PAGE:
Committee Approves Ward Bill to Increase Penalties for Failure to Report Suspected Child Abuse

Harrisburg – The Senate Aging and Youth Committee, chaired by Sen. Kim Ward (R-39), today approved her legislation that would increase penalties for failure to report suspected child abuse or refer it to authorities.

Senate Bill 1413 increases the penalties from a third- to a first-degree misdemeanor for the first violation, and from a second-degree misdemeanor to a third-degree felony for second and subsequent violations. The measure applies to mandated reporters — individuals who come into contact with children in the course of their profession and are obligated by law to report suspected child abuse.

“It’s a shame we have to increase the penalties to get some people to do the right thing, but in light of what we have been hearing this week about child abuse going unreported, it’s clear that this legislation is absolutely necessary,” said Ward.

Ward also sponsored Senate Resolution 250 creating the Task Force on Child Protection. The Task Force has held six hearings to date with another scheduled for Thursday. Among the topics discussed by the panel has been the issue of mandated reporting. Under SR 250, the panel must issue a final report with recommendations to strengthen child protection by November 30, 2012.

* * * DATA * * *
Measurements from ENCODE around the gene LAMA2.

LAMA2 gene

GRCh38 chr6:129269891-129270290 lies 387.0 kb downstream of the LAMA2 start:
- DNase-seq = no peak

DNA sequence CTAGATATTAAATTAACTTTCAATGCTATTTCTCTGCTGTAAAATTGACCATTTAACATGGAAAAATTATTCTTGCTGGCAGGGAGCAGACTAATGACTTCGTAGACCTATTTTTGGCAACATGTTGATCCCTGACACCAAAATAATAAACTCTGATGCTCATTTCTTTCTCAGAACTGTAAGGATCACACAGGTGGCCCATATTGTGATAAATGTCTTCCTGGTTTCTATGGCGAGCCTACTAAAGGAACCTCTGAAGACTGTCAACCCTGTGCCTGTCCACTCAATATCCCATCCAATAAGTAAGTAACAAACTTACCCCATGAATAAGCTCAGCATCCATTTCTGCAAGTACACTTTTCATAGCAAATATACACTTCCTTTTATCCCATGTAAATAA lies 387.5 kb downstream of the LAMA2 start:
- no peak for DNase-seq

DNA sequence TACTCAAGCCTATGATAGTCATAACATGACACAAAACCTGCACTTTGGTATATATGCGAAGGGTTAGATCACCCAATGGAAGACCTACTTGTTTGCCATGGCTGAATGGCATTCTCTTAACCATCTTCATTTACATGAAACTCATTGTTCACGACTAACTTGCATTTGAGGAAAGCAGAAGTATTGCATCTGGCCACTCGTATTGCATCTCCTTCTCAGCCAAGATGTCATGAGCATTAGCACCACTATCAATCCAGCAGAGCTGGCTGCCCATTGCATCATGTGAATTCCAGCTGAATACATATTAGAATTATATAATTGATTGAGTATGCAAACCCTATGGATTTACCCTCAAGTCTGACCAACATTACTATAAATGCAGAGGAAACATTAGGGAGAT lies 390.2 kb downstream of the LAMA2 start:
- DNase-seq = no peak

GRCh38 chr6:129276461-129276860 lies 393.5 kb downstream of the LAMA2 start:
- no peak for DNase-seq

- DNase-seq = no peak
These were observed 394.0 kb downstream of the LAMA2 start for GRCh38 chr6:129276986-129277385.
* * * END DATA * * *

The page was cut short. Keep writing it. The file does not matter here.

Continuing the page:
Task Force Chairman David Heckler said to Senator Ward, “Thanks to your initiative, and the unselfish work and thought of hundreds of dedicated individuals, we will produce a realistic blueprint for making Pennsylvania a better place for children to safely grow, learn and thrive.”

Mandated reporters of suspected child abuse — health care workers, educators, and others — are key elements in the state’s child protection efforts and were responsible for 77 percent of all referrals for substantiated child abuse in 2010.

“It is galling to hear accounts of child abuse going unreported, and know that in the 21st century we still need the force of law to prompt people to protect the vulnerable,” said Ward.  “This legislation sends that message that looking the other way will no longer be tolerated. If you’re not motivated by pure instinct to protect a child, perhaps you’ll be motivated by self-preservation.”

The legislation will be sent to the full Senate for consideration.




Vicki Wilken
(717) 787-6063

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